Going to college has always been deemed the pinnacle of social progress for most people aged 17 and up. There is always talk about parties, organizations, and mentors. What is often forgotten in the conversation of social life in college is the art and usefulness of good networking and creating business connections. This is often because we assume that networking means making lifelong friends, not making life-long connections. The saying “it is not what you know, it is who you know” digs very deep in college as well as your post-college life. So introduce yourself to that one guy who comes to class late in a dinosaur onesie. You two may not be the best of friends, you might be a passing hello, but later down the line you two may have to work together and it is great to have a surprise reference. Here is a list of some tips and techniques that I suggest no matter your level of sociability.
GETTING IN THE ROOM
I think this is self-explanatory, you cannot meet anyone if you are not in the room. Here are some suggestions:
(If you can) go to your dean’s/president’s/professors office(s) or a study area near there and study. Go there once a week on the same day and time. People will take notice and you can introduce yourself and get to know other regulars. This is a less direct approach but still effective.
Go to random student organizations or events being hosted on campus. If you see people gathered at an event when walking around on campus, stop and talk, slip into random marches, jump into sports games outside or at the gym (even if you’ve never played). This is a more direct approach to meeting others, but by showing up at these events and activities, you’ll begin to meet other people with a wide variety of interests.
Go to parties. Yes, I know parties are supposed to be fun, but you can honestly get to connect with those around you in a less serious manner. Being in a space where you can get to know someone without the stiffness or ego that can come in a classroom or academic setting can allow you to find new things in common outside of what first brought you together. Making these other outside connections can give a sort of landing space in case the two of you were to interact in a new setting, there is someone to sit next to that you know and can identify with. These kinds of connections can be helpful because they give you a deeper understanding of those around you.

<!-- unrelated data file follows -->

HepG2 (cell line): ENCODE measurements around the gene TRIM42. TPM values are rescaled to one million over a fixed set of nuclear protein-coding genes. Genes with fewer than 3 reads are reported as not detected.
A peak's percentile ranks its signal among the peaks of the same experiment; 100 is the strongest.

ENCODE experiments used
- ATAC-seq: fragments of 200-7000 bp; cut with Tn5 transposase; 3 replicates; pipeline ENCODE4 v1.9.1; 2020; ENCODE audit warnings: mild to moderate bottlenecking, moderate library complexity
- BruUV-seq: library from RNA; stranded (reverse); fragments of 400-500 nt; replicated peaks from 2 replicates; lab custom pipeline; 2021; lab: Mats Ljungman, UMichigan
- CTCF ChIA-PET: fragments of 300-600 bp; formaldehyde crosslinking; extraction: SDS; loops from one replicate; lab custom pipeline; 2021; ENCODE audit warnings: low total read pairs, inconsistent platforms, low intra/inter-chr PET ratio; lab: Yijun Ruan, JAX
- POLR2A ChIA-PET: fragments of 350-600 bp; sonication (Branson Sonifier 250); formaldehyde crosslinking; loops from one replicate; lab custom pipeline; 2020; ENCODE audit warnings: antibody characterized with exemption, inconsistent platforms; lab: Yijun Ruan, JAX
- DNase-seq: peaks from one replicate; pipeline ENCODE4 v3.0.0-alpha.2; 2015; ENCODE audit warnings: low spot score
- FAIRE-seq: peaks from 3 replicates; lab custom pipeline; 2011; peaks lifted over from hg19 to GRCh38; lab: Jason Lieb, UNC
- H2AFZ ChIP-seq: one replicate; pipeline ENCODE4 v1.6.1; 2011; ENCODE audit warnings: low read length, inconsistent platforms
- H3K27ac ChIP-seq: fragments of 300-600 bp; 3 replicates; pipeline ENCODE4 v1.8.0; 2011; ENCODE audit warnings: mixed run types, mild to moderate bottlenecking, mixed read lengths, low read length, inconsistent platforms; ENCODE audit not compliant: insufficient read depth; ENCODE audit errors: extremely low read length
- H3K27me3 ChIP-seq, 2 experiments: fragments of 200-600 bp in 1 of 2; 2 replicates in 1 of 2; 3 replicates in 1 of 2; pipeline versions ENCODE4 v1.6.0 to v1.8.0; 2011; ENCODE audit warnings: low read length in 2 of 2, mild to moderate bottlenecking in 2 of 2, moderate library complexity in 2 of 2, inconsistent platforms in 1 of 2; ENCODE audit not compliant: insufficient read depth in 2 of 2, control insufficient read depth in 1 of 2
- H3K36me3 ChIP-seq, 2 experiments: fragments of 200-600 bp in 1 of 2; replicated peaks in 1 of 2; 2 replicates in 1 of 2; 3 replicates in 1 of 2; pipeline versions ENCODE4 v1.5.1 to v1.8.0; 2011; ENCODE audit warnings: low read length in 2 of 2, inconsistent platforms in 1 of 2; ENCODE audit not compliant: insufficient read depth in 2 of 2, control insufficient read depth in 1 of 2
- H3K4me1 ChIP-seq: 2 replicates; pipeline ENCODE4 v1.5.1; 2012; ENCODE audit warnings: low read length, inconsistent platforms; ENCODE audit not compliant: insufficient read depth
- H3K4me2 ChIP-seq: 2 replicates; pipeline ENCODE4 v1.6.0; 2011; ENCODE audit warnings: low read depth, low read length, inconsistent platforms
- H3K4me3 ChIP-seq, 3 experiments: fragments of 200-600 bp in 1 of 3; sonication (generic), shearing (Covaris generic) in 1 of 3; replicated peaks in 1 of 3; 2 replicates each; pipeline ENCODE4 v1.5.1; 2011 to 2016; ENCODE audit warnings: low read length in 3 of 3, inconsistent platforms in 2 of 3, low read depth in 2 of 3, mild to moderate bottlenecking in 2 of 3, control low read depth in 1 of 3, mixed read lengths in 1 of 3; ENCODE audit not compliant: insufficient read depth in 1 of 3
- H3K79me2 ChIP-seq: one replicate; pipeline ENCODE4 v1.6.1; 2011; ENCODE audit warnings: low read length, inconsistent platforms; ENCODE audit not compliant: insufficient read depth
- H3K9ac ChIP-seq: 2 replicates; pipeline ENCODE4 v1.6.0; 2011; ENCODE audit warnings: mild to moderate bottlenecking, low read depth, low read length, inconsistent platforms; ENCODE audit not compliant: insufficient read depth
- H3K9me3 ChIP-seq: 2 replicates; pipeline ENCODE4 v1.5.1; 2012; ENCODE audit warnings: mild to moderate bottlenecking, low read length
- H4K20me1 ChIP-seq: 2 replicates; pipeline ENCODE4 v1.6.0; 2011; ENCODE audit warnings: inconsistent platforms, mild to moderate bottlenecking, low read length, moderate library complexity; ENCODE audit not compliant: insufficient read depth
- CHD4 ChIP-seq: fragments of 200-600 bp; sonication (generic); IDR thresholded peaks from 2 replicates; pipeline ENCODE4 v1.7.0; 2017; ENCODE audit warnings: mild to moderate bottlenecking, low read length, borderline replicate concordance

I’M IN THE ROOM AUBRE WHAT NOW?! (Glad you asked)
MOVE YOUR SEAT IN CLASS! It might sound weird, but just randomly move to an empty seat every 5-6 class sessions and you’ll meet your different classmates and can make connections with them (so yes talking in class is good every now and again).
Coffee isn’t just for courting. The famous college coffee date isn’t just for getting a partner, it can also be a place to connect with professors, faculty, and other students for projects and even idle chit chat. This is the place you can get personal and give people a sense of who you are. Definitely a place for making lasting impressions.
SEALING THE DEAL
Take inventory of your relationships. Figure out if there are some you’d like to keep and at what capacity. Remember, you are not going to be everyone’s best friend and it is okay not to be. It is okay if you only see a good acquaintance with some people. There is no reason to feel pressured to entertain everyone. If you make a positive lasting impression and maybe exchange some social media (Facebook, Instagram, Twitter etc.) that is plenty.
Make sure to check in every now and again. This can be a quick social media message, a post comment, or an E-mail/text. Checking in is very important, make sure you do it.
Networking does not have to be a big scary event with people in suits and snobbish attitudes. It can be as low pressure as you make it. There is a network for everyone and it is completely up to YOU who you want to include. Don’t be afraid to take up space, just be courteous of the space you are taking and THANK EVERYONE who gives you proper respect.
WRITTEN BY Aubre Thomas Central Michigan University
I am the epitome of a personality that is way bigger than my size. I come from Detroit, MI and I am a proud student at Central Michigan University. I am the co-owner of a start-up clothing brand XonIT.